Skip to content
Functions Of Calcium That Are Not Bone Related

Functions Of Calcium That Are Not Bone Related

When people think of calcium we immediately think of it as a nutrient solely for our bones. Makes sense considering the fact that 99% of our calcium stores are within our bones, but that remaining 1% is responsible for a series of other vital functions which we'll be exploring today!

Calcium is a structural mineral. It is there to provide strength and density to to us, hence why it's so important for our skeletal structure and teeth, but can also been seen as a heavy mineral that creates "boundaries" in the body. Similarly to magnesium, calcium calms the nervous system and has the ability to regulate cell permeability which we'll get into soon. The best sources of calcium are dairy products, sardines with bones, egg shells, some dark leafy greens, carrot juice and kelp.

So just what makes calcium so multi faceted?

1. Calcium helps regulate cell permeability. 
What does this mean? As mentioned before, calcium is a "heavier" mineral. He creates boundaries and chooses to let things in and out. Within our cell membranes, calcium stabilizes it so it doesn't become "leaky" or "easily penetrated", particularly controlling how much conditioning hormones have on our cells. 

2. Calcium controls how much thyroid hormone is absorbed.
Ponying off the first point, calcium regulates how much and what penetrates through our cells. If you have ever looked at a hair you'd see that there is an important ratio called Ca:K ratio (Calcium: Potassium ratio) representing our thyroid. Calcium's job is to help regulate how much T3 our cells uptake. Of course there could always be too much, for if we have an excess of calcium, we would call it a "calcium shell", such as the excess calcium has created a barrier around the cell, preventing it to utilize thyroid hormone. Maintaining calcium levels is necessary to avoid this.

3. Calcium is important in maintaining acid-base balance.
The pH of our body is the level of acids and bases in our blood at which your body functions best. When our pH is too acidic this can allow for infections to grow, whereas if we are too alkaline, our bodies can weaken as well. It's all about finding a fine balance.

4. Calcium helps with muscle and nerve transmission. 
Its primary role is to help slow and relax the transmission signals between nerves and muscles, hence its sedative effect as we mentioned before. It can slow down the nervous system, help with anxiety, sleep and cramps. 

5. Calcium can slow an over active metabolism.
Connecting it to point number 4, calcium can help slow an overactive metabolism because of its calming effects. However, if too much calcium is accumulated in the tissues, there won't be enough energy to allow the body to tap  into energy stores (such as fat, glycogen or muscle). This is actually the case of many individuals who are slow oxidizers as you can read here in this previous article we wrote.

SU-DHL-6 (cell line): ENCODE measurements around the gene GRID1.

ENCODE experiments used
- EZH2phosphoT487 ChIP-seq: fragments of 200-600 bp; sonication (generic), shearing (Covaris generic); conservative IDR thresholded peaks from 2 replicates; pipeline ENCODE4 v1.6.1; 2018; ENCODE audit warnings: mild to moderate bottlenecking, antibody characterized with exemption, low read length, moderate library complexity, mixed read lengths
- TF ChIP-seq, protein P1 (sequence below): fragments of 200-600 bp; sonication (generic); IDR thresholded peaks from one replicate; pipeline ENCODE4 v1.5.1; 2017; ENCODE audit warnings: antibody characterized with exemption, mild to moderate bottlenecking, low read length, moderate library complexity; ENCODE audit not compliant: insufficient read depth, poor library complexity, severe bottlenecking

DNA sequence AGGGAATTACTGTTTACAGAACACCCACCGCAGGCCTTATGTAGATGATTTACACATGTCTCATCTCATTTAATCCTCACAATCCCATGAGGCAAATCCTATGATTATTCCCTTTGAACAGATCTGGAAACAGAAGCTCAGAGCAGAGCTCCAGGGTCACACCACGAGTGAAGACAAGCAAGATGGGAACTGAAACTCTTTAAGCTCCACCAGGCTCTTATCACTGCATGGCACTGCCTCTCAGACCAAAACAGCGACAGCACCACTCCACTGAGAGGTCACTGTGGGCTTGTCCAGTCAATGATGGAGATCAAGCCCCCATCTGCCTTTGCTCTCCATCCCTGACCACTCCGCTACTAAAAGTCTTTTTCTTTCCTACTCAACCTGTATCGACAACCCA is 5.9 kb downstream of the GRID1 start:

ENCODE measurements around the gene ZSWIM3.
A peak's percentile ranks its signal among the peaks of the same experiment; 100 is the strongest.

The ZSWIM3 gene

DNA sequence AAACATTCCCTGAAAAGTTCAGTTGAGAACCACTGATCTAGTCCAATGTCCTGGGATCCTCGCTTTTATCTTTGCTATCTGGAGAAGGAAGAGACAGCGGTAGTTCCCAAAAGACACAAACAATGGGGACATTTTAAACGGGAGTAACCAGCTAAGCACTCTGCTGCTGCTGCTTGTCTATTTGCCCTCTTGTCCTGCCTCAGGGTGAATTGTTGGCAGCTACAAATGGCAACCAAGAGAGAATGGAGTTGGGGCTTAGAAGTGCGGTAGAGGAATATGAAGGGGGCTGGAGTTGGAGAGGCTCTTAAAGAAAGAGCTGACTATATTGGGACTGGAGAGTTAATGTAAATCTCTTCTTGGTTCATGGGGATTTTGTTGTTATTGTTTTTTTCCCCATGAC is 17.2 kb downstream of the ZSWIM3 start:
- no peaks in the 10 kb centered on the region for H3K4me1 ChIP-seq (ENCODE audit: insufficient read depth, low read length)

6. Calcium is important for insulin secretion. 
Ever looked at an HTMA and seen the Ca:Mg ratio (Calcium: Magnesium ratio)? This is your blood sugar ratio. Calcium is required to signal to the pancreas to secrete insulin, whereas magnesium plays a role in glucose control and insulin metabolism at the cell. We need insulin as a means to signal to the cell to allow glucose in, hence the role of calcium.

7. Calcium can antagonize some heavy metals.
If you haven't read our blog on ionic mimicry, check it out here to understand. But to summarize, we have essential minerals (like calcium, magnesium, sodium, potassium) and heavy metals. If we are ever deficient or dysregulated in our essential minerals, metals can be utilized by the body as a means to adapt to a stress it is experiencing because the metal might look chemically similar to the mineral the body can't seem to use. In the case of calcium, it can help remove and protect the body from accumulating levels of lead and cadmium. 

Thankfully we have our Upgraded Calcium if you're someone who needs some extra in your life! However, if you're interested in checking to see where your calcium levels are at first via HTMA, click here to order a kit and book a consult with someone on our team!

Barbara Madimenos
Hair Tissue Mineral Analysis Practitioner
Functional Diagnostic Nutrition Practitioner
Integrative Health Coach

Older Post
Newer Post
Close (esc)

Popup

Use this popup to embed a mailing list sign up form. Alternatively use it as a simple call to action with a link to a product or a page.

Age verification

By clicking enter you are verifying that you are old enough to consume alcohol.

Search

Shopping Cart

// load asset